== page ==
May 2016 China Update No 2: by Tricia Johnston
Not a bad night’s sleep for the 1st night while still adjusting to the seven-hour time difference.
The taxi journey to the British Council offices takes about 20 minutes and a couple of (very) near misses! Many Chinese passengers will sit in the front seat of the taxi alongside the driver. There is no way I’m sitting there and getting a clearer view of what is going on.
I’ve discovered that there are two ladies rugby teams in Beijing and that a competition for teams from around China was held in Guangzhou this weekend. I’m not sure why I find the idea of ladies rugby being played in China surprising, but I do.
The meeting with Generation UK – China Network staff went well and there are a number of options the SCCG can follow up on re offering internships in China. One main concern though is getting visas as there is no specific ‘intern’ visa and the role of the intern falls outside the other visa categories.
On coming out of the British Council offices (shortly before 1.00pm) the sun still hadn’t broken through. It was warm and muggy and the sky was like a thick, grey blanket covering the city.
The journey to Beijing South Train Station was another interesting mix of alternating traffic jams and wide open stretches that are sped along. I’ve never been to the South Station – it is huge. From the one way road that pointed to Waiting Area to the front of the station took 10 minutes there were so many cars, taxis and people carriers dropping folks off.
Inside the station airport style security is in place. You don’t have to take laptops etc out of your case but they do need to go through a security scanner and each passenger is also scanned. I had already bought my ticket online and only had to pick it up – easier said than done. There were 13 counters where tickets could be bought or collected and every single one of them was shut to facilitate a shift change. It took about 10 minutes for that to happen which wouldn’t have been so bad had the inside of the station not been like a sauna.
Having collected my ticket one really positive point was that we were allowed to make our way to the train 30 minutes before departure. Very often passengers are not allowed through the ticket barrier until 10-15 minutes before their train leaves. This has always struck me as an accident waiting to happen as it means there are hundreds of passengers all trying to get (usually downstairs) to their platform in a very short space of time. It will be interesting to see if Nanjing Train Station has changed its policy.
The bullet train would take 1 hr 39 mins to cover the 500 kilometres (approx) between Beijing and Jinan and I was travelling First Class – for £30.00!! Very posh it was too! There were only 5 seats in the First Class compartment and even that seemed to be divided into First Class and First Class+! The 2 ‘First Class+’ seats were single ‘bucket’ type seats with their own reading light.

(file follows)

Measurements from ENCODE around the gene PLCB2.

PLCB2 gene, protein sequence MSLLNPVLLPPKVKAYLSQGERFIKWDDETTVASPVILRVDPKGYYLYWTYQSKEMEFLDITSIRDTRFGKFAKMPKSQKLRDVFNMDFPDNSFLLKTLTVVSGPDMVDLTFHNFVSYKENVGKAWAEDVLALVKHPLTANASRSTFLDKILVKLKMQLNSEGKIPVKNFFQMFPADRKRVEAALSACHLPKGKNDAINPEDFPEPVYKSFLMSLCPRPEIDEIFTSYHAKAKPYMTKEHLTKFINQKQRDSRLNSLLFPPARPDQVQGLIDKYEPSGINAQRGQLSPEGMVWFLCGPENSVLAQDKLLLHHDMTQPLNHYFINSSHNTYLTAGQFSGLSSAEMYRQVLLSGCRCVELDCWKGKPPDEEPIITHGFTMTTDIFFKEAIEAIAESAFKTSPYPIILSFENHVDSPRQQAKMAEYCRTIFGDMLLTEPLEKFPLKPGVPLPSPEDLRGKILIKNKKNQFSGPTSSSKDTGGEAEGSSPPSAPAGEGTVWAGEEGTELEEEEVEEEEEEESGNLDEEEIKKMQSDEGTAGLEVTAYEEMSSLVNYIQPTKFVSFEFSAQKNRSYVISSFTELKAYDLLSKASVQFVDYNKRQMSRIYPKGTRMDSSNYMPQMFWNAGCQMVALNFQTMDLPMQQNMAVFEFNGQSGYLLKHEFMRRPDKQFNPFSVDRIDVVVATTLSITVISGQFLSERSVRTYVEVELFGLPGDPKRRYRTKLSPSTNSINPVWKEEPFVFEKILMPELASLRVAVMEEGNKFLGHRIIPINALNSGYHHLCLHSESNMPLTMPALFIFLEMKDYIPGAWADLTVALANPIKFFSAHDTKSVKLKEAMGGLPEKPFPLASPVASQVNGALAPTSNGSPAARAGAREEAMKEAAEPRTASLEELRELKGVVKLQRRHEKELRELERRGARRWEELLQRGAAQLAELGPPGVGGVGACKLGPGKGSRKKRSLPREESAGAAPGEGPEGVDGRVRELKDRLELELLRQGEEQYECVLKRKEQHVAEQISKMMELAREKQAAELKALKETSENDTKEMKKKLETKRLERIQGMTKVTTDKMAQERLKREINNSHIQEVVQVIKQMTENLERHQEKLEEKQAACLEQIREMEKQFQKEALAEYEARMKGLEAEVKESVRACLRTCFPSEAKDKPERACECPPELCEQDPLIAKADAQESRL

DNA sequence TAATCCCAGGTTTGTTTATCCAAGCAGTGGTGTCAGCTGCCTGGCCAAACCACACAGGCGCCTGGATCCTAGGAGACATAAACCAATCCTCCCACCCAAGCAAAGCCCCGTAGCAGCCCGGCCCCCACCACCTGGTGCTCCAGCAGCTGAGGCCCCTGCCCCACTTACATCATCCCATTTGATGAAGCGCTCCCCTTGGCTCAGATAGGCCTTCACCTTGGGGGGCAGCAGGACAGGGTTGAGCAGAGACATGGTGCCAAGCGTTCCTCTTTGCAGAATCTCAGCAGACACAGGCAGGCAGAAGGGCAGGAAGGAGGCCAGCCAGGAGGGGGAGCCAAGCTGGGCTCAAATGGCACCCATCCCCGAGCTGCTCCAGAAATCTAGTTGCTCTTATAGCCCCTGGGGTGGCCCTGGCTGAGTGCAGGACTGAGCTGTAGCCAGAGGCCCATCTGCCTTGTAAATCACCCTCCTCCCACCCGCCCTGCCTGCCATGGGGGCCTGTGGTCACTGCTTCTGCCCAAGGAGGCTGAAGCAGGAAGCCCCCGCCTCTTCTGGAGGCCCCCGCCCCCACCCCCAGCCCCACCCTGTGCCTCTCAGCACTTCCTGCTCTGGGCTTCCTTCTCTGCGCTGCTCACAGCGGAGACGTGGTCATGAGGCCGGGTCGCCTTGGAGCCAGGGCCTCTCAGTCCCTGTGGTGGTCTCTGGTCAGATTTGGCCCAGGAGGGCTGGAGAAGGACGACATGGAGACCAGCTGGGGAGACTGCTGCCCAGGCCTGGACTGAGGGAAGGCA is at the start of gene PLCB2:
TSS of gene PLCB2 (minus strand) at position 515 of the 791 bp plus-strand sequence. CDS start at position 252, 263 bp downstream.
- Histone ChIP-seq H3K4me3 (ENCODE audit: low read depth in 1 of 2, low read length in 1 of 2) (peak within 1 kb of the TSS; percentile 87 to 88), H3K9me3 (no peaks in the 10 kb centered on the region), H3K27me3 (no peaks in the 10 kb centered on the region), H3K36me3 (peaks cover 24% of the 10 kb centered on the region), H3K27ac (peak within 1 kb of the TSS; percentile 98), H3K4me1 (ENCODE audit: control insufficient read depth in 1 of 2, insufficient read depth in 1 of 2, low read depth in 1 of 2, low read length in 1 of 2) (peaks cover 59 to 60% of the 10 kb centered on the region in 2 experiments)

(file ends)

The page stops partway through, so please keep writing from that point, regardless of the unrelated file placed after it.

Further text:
As we travelled south east to Jinan the sky got heavier and the smog more visible.
Christina met me at the train station and we headed to the hotel, a very up market hotel however China’s ability to surprise me struck again! There were three Reception Desks and on each one there was a TV screen showing a fashion show from 2003. The fact that it was a 13 year old fashion show wasn’t the issue; the fact that many of the models were topless or wearing sheer, see through dresses, tops was!! The Chinese are so modest in so many ways yet time and time again you get these situations that contradict that. For example, there are many little newspaper/magazine booths on the streets and they will have general magazines side by side with what we would consider to be ‘top shelf’ magazines – all at eye level. And here we had it again with the fashion show being considered suitable viewing for folks of all ages and both genders standing at the desk to check in or out!
This is my first time in Jinan and it is a real mixture of the old and the new. There are the vast areas of high rise blocks of flats but it was nice to see the ‘old’ style streets with the numerous little shops and alleyways running off to the sides.
The evening was spent at a welcoming dinner with folks from Shandong Christian Council and Shandong Seminary. Christina had remembered, from a conversation we had in Scotland, that I liked ‘Gong Bao Ji Ding’ – chicken with peanuts, chillies and other veggies. Towards the end of the meal, a plate of this was served with everyone looking to me to get through this – everyone else was very reluctant to take any as it was ‘especially for the guest’. I really like Gong Bao Ji Ding, but a whole plateful to myself?!!!!!
Best wishes, Tricia